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Foreman, Iain (2005) The culture and poetics of jazz improvisation. PhD thesis. SOAS University of London. DOI:

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How is the jazz language inventive in spite of the objective limits that delineate and govern it? This fundamental question is examined in light of the musical practices of young jazz musicians with whom I conducted fieldwork in Los Angeles from 2002-2003. Their insights enabled me to outline four dimensions of theoretical enquiry into improvisation: the formal, the historical, the phenomenological and the hermeneutic. By placing these four levels in a dialogue, a productive dialectic emerges which provides a rejoinder to deconstructive musicology's inability to understand the jazz language's capacity to transcend its structure and create and express new meanings. As improvising jazz musicians blur the distinctions between analysis and performance, the process of improvisation can also help to cultivate a more productive dialogue between the 'outside' and 'inside' of music, structure and experience, texts and extemporisations, and cultural reality and poeisis. The dissertation follows each of the four analytical-interpretive levels and explores the ways in which musicians relate to them. I begin with an analytical exegesis of the objective rules and codes which constitute the basis of substantial portions of contemporary jazz musicians' vocabularies. This discussion illustrates the symbolic nature of the jazz language and its role as a repository of shared understandings in which individuals and the jazz community form their stylistic identities. This analysis in turn engenders a historiography of the language and the process of canon formation. I illustrate this process by paying special attention to John Coltrane's composition 'Giant Steps', which I relate to Bourdieu's notion of symbolic capital. However, despite a growing anxiety among jazz musicians concerning the workings of power, ideology, and strategies to sound 'hip' in improvised performances, these same musicians were dedicated to experiencing improvisation beyond the inertia of power hierarchies and discourses. A phenomenological analysis, in response to this inertia, focuses attention on aspects of playing music as it emerges in play. However, rather than grounding these experiences within the realm of immediate, intuitive knowledge - which neglects the mediating role of the jazz language in shaping experience - I have found it necessary, through the final hermeneutical level based on Ricoeur's threefold mimesis, to return dialectially to the formal, analytical aspects of the jazz language as a symbolic system. This language thus enables us to both relate to the world and foster interpretive access to self-understanding. In response to the initial question, I illustrate that the transformative power of improvisation resides not in a representation or reduplication of cultural reality; rather it addresses itself to the deeply rooted potentialities of reality absent from the actualities of everyday life.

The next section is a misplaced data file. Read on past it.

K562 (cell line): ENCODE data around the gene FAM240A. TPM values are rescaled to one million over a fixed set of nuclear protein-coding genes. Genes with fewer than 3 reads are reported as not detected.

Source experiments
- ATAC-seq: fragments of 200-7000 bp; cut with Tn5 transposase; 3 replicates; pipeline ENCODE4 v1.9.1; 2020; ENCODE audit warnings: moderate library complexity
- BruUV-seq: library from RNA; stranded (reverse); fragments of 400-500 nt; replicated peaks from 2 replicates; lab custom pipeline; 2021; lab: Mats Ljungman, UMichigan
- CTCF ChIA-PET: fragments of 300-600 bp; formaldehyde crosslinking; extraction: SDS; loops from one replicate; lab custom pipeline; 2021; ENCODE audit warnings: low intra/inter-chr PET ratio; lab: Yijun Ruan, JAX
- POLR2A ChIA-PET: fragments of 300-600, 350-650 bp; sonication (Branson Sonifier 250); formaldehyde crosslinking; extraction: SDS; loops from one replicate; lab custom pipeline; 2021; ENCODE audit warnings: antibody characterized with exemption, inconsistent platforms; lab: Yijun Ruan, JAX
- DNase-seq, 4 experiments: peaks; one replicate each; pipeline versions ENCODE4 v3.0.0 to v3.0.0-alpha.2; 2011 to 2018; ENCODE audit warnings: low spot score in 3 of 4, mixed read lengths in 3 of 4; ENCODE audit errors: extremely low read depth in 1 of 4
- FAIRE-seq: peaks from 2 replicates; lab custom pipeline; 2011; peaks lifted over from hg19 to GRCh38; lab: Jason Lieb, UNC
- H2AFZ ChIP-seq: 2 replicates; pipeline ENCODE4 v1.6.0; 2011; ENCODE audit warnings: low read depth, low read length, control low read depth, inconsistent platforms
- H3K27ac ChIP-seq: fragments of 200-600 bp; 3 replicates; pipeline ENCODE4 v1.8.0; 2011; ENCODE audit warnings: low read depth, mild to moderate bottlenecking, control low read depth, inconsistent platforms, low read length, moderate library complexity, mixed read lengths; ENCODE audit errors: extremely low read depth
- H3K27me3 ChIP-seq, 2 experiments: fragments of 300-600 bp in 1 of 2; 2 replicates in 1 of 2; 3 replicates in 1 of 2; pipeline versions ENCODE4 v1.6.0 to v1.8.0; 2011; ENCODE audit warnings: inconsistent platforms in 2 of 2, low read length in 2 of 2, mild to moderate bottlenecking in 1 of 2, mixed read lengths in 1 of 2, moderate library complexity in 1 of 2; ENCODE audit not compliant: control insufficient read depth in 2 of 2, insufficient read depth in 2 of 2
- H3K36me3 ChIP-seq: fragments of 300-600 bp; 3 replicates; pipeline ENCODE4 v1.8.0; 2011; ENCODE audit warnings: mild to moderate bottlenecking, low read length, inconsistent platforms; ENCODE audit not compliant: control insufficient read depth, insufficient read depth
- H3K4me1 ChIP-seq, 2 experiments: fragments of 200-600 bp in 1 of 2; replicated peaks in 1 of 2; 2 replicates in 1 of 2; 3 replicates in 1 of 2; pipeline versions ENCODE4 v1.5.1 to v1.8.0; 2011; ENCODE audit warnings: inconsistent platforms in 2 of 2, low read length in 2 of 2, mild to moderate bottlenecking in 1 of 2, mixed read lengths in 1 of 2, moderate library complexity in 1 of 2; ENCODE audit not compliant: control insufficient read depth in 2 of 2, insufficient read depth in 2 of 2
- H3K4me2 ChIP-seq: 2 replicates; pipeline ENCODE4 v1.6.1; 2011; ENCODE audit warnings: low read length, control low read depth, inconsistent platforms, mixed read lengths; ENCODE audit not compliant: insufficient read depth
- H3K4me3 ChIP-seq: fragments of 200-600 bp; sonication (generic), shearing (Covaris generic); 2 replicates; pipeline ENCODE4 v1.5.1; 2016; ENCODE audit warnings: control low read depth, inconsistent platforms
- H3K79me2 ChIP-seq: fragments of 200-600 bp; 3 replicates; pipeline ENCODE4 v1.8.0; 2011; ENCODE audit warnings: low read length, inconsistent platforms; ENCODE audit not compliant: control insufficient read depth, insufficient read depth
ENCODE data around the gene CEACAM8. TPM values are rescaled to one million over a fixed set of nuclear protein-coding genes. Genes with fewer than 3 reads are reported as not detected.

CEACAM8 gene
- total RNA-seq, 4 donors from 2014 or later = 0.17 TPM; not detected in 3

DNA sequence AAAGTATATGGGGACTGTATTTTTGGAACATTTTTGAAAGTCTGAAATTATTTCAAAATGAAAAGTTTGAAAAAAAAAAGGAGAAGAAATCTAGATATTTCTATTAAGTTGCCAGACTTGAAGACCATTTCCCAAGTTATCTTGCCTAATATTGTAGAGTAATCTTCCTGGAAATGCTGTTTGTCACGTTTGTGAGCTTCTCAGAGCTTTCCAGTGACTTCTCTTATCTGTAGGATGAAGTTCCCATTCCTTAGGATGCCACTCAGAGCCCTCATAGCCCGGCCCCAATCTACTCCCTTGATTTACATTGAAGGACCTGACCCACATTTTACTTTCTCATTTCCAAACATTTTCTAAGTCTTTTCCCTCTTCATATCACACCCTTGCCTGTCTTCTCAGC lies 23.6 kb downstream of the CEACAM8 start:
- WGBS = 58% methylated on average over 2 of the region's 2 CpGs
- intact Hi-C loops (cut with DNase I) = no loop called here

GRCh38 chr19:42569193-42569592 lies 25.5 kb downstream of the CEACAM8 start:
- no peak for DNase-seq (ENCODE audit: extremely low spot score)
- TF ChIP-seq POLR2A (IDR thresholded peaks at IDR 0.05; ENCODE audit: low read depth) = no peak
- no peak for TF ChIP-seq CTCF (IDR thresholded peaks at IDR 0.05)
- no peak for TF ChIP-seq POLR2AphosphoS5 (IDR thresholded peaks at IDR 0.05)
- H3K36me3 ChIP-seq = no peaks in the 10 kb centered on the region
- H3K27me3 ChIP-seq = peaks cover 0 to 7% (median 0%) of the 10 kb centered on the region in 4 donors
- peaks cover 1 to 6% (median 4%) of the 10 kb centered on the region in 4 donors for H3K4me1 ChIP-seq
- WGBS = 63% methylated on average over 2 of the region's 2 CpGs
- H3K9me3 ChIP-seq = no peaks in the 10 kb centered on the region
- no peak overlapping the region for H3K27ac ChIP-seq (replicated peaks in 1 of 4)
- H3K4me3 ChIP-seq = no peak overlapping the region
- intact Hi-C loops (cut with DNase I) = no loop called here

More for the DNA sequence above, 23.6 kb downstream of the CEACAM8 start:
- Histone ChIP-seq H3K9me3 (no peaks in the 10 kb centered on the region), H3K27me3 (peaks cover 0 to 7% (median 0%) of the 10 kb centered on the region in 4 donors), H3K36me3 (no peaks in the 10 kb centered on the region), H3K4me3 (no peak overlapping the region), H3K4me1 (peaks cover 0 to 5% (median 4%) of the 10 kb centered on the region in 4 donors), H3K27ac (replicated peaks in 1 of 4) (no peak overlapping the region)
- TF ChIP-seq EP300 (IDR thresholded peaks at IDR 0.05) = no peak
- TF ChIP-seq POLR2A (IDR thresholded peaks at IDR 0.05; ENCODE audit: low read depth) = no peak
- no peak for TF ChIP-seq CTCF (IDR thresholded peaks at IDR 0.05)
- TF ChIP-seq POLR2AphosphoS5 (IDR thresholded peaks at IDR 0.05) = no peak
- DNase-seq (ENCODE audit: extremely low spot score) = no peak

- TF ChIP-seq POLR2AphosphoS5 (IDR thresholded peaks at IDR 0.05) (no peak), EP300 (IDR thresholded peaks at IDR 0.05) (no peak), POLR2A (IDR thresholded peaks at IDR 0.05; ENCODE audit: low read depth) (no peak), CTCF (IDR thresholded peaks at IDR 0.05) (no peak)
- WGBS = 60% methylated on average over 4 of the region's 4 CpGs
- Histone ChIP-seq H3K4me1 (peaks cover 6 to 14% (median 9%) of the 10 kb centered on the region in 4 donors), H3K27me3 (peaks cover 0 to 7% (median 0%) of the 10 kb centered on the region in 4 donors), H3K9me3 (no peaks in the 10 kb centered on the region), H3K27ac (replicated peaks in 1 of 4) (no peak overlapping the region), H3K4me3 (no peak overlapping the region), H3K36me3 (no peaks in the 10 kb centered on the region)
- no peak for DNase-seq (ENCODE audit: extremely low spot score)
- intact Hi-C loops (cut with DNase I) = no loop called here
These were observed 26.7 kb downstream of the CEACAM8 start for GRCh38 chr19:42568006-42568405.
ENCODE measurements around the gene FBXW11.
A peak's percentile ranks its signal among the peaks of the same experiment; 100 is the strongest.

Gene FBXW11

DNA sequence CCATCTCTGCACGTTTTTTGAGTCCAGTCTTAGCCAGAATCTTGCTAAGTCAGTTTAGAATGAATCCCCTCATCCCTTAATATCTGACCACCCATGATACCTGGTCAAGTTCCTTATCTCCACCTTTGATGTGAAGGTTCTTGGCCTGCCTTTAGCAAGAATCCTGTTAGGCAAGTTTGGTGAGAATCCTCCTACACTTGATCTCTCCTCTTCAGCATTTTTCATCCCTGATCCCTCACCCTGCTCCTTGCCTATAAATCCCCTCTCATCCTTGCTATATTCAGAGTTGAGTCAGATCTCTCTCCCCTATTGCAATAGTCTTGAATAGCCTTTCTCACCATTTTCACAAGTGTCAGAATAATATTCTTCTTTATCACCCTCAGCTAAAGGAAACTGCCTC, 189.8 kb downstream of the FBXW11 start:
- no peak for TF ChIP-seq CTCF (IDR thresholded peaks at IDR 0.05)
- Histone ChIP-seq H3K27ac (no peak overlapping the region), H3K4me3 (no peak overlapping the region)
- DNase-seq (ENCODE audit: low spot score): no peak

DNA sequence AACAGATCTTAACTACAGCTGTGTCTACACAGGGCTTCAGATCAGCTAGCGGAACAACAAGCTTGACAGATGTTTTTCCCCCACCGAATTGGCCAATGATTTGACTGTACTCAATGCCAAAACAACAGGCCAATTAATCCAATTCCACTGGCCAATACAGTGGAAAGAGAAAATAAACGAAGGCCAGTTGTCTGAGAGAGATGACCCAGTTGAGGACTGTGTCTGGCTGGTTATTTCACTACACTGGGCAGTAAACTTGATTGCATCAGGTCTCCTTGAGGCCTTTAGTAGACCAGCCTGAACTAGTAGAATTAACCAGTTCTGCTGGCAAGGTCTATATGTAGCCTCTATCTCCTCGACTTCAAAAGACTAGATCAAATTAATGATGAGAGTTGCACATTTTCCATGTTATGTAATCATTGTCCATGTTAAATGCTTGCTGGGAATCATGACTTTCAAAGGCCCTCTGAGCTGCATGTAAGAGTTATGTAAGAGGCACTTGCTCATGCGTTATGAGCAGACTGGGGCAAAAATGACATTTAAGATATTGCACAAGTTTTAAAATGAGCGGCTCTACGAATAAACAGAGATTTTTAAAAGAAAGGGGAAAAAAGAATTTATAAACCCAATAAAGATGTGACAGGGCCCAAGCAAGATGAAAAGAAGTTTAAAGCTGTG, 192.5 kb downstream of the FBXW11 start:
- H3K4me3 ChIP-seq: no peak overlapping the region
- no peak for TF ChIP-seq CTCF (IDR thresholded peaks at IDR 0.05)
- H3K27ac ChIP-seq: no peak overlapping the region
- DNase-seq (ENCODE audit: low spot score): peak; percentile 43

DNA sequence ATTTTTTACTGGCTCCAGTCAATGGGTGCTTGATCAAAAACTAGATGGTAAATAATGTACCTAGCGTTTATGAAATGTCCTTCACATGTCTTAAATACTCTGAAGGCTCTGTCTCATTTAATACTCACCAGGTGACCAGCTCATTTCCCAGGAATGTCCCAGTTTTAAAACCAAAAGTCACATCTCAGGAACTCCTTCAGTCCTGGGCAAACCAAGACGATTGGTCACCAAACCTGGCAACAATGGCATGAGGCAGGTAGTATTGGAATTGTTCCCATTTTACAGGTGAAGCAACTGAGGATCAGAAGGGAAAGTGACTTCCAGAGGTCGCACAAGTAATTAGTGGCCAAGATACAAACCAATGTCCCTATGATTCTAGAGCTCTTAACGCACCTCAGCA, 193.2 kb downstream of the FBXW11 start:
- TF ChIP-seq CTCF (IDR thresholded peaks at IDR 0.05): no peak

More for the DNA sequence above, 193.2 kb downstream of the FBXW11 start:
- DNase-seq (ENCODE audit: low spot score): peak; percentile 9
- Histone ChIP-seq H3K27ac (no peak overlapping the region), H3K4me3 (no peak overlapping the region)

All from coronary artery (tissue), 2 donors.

Item Type: Theses (PhD)
SOAS Departments & Centres: SOAS Research Theses > Proquest
DOI (Digital Object Identifier):
Date Deposited: 16 Oct 2018 15:02

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